Little did we know how perfect our timing was to be! It just so happened that we arrived during the week that mass cremations were happening, including a Royal cremation taking place from the palace in Ubud, where we were staying. The community was abuzz, with cremation preparations taking place in every nook and cranny. Hopefully I can atttach some pictures of the busy-ness that we witnessed – it was simply amazing. Three months work went into the cremation tower for the Royal cremation – a tower that was 30 metres high – and every inch was lovingly decorated by hand. The entire tower was carried on a bamboo platform carried by 100 men from the palace to the cemetery, over 1 km away. There the disinterred remains are placed into a huge replica bull, and burned. The ashes are later scattered at sea. Even the smaller villages had days and days of work going into their slightly  more modest cremations – each person being cremated still had the replica bull for their bones to be placed in. The remains are dug up from the grave by the family – the person could have been buried there anything up to five years before and waiting for an auspicious date, or for a time when the family could afford a cremation. The bones are carefully cleaned by family, then placed in a small dwelling awaiting the cremation.

It seems the entire island was engaged in some kind of cremation activity, so there was plenty of opportunity for us to stop and ask questions, take pictures, find out more and people were so generous with their time. When they found out that we were funeral directors, they without exception immediately exclaimed “Oh, good karma!”. Phew!

Aside from our cremation experiences in Bali, we had time for plenty of adventures, Most days we got up early, had some breakfast, put our backpacks on and headed off, exploring villages, rice paddies, countryside, talking to people and generally doing as we pleased. It was fabulous and we have come home with renewed energy for our work and for our families. Only now do we realise how tired we were before the trip. We have had funerals every day since our return, and everything seems to be so much more manageable.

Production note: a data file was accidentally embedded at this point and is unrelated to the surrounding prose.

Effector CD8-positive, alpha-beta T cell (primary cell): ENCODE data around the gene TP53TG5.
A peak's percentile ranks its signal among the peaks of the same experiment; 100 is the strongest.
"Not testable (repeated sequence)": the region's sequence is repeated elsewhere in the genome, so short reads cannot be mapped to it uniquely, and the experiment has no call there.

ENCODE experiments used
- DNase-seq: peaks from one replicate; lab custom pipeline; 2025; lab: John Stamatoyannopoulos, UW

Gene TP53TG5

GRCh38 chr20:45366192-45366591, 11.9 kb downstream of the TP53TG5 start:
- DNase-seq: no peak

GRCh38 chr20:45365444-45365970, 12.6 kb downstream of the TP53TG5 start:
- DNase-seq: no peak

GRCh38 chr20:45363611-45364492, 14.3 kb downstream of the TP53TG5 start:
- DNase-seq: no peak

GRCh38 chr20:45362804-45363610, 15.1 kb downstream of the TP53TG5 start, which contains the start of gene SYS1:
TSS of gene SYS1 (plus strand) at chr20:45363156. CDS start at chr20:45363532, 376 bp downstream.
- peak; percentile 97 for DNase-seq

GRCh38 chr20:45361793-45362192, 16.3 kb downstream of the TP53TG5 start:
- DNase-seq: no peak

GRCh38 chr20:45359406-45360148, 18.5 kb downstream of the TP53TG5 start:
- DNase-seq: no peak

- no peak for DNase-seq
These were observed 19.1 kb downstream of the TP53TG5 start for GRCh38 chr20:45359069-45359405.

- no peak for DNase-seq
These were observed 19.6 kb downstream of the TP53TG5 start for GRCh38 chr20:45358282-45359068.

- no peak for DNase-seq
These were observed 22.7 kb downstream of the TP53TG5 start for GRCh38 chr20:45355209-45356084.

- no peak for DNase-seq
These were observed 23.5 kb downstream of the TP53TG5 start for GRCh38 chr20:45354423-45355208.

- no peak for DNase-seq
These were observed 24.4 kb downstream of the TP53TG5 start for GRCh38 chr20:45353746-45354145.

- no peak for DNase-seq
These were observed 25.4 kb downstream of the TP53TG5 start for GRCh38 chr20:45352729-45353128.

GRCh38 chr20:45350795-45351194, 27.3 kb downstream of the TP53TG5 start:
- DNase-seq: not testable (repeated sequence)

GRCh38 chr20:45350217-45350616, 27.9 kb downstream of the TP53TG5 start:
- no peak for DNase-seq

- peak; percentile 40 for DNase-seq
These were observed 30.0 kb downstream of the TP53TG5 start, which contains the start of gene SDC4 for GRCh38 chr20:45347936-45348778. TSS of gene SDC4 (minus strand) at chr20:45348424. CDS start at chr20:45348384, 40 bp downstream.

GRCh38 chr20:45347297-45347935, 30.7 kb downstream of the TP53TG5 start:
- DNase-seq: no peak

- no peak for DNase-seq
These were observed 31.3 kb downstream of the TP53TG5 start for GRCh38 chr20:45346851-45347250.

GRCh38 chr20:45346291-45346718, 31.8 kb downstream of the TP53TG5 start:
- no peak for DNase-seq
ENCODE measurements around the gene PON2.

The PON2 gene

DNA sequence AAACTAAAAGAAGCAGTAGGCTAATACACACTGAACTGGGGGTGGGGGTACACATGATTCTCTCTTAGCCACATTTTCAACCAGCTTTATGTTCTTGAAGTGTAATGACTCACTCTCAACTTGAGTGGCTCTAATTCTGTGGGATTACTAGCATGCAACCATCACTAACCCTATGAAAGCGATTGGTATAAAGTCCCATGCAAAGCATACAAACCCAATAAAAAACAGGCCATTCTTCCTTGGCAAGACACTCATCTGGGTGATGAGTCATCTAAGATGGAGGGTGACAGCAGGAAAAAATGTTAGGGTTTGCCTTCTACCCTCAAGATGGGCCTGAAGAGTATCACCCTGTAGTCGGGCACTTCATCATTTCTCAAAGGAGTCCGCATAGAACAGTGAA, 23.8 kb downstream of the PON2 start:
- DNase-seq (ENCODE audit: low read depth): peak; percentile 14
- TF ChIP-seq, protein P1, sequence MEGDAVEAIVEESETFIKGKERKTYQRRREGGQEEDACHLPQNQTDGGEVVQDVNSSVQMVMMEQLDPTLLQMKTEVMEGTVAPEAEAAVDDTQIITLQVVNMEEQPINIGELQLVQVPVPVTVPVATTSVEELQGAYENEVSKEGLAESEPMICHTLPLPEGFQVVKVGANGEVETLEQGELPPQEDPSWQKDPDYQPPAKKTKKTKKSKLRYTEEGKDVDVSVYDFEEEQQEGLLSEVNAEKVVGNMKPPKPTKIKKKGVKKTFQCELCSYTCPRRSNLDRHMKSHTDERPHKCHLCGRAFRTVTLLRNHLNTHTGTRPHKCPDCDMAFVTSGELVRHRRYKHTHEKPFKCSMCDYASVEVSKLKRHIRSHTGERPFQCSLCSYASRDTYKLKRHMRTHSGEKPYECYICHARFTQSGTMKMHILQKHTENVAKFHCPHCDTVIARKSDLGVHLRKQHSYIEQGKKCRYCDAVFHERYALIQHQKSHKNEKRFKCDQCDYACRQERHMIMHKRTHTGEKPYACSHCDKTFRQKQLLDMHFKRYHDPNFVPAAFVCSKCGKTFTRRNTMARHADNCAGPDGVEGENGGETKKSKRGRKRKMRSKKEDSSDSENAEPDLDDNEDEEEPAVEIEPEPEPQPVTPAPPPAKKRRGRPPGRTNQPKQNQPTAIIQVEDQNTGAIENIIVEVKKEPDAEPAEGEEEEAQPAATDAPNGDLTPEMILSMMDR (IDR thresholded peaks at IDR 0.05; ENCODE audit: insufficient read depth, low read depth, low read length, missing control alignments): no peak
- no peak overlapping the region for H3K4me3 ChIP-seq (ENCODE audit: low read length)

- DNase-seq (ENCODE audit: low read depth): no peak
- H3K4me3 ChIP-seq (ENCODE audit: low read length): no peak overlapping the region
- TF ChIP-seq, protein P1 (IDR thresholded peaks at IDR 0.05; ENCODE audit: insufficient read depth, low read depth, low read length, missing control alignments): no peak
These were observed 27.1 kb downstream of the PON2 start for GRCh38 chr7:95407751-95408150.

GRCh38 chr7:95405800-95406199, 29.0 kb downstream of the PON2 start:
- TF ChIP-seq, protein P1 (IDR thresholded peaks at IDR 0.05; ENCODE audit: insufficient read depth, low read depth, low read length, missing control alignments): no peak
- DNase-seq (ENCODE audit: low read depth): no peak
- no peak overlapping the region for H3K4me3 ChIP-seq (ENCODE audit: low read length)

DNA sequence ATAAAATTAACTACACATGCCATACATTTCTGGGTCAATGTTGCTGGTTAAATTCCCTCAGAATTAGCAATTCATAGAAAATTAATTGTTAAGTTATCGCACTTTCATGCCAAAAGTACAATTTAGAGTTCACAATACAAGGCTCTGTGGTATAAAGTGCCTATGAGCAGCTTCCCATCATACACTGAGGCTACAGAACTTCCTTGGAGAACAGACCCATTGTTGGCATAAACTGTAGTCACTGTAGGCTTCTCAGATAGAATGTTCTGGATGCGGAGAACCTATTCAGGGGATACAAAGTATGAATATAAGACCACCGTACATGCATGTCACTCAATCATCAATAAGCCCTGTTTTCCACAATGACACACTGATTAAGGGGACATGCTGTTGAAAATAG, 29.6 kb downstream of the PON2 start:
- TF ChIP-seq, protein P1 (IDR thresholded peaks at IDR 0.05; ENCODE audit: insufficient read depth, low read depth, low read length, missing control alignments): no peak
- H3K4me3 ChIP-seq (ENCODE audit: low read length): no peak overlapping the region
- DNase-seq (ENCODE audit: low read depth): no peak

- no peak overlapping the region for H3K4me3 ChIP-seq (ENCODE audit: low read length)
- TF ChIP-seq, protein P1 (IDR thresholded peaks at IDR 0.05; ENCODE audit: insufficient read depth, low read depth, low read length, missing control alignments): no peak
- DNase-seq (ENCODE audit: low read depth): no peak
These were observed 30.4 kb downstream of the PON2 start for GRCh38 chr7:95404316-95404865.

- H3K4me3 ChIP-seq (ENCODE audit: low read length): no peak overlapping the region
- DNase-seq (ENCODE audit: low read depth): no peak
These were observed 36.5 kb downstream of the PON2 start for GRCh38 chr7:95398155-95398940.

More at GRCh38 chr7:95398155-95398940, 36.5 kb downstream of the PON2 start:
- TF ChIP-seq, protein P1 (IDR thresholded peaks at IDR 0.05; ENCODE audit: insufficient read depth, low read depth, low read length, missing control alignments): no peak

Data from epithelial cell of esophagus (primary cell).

We want to thank Rachel and Caro AGAIN for doing such a fantastic job of running State of Grace while we were gone, and coping with a very busy time with quite a few families to look after at once, Thank you, two wonderful women, we are lucky to have you.


Carbon offset your cremation!


Thanks to the good people at Carbon4Good, we are now able to offset the emissions from each cremation and so are further along the sustainability road! They have calculated several factors for each cremation, including use of the car to transport the coffin, the coffin itself and the energy used by the cremator. We will be able to have two trees planted for each cremation, starting this week. This offset will add a cost of $10 to each cremation. We are very excited about this development, as we move closer and closer to becoming a fully sustainable funeral compamy. We hope that other funeral companies follow our lead.

Consumption Tonnes CO2 Produced Explanation
Natural Gas 3.6GJ 0.194 1000kWh
= 3.6GJ and
3.6GJ of Natural Gas = 0.194
tonnes CO2  (ACE
Casket 0.025 kg of 0.031 MFE
emission factor for wood burned by industry is
wood 1.26 per kg so, 0.025 wood
makes 0.031 tonnes CO2
Human Remains 14kg of carbon 0.051324 In an 80 kg person, 14kg of
that is carbon.
Out of 80 kg Every 1000kg of carbon
converts to 3666kg of CO2.
Per person 1000kgC/3666kgCO2=14kgC/X
X= 51.324 kgCO2,  51.324kgCO2=.0051324tonnesCO2
Transport 1.776litres of 0.00355 16km/100km= .16,  11.1 litres*.16=1.776 litres,
petrol 1 litre
of petrol produces 0.002 tonnes of CO2.
0.00355tonnes of CO2.
Total 0.28 Sum of Nat. Gas, Casket,
Human Remains and Transport
Trees to plant 2 Number of CO2 in tonnes
divided by .15


The wonderful McCafferty quilt

We had the privilege of caring for William McCafferty recently, and were struck but the beautiful quilt lying across his coffin. The family very kindly allowed me to come and take some pictures. The quilt was made by Veronica Hampton, one of the family, who has created a real heirloom The quilt travels around the country as a comforter, and whoever needs it uses it for as long as they need to. It has spent some time in Christchurch where some of the family suffered through the earthquake, various places prior to that, and accompanied Bill on his final days at home.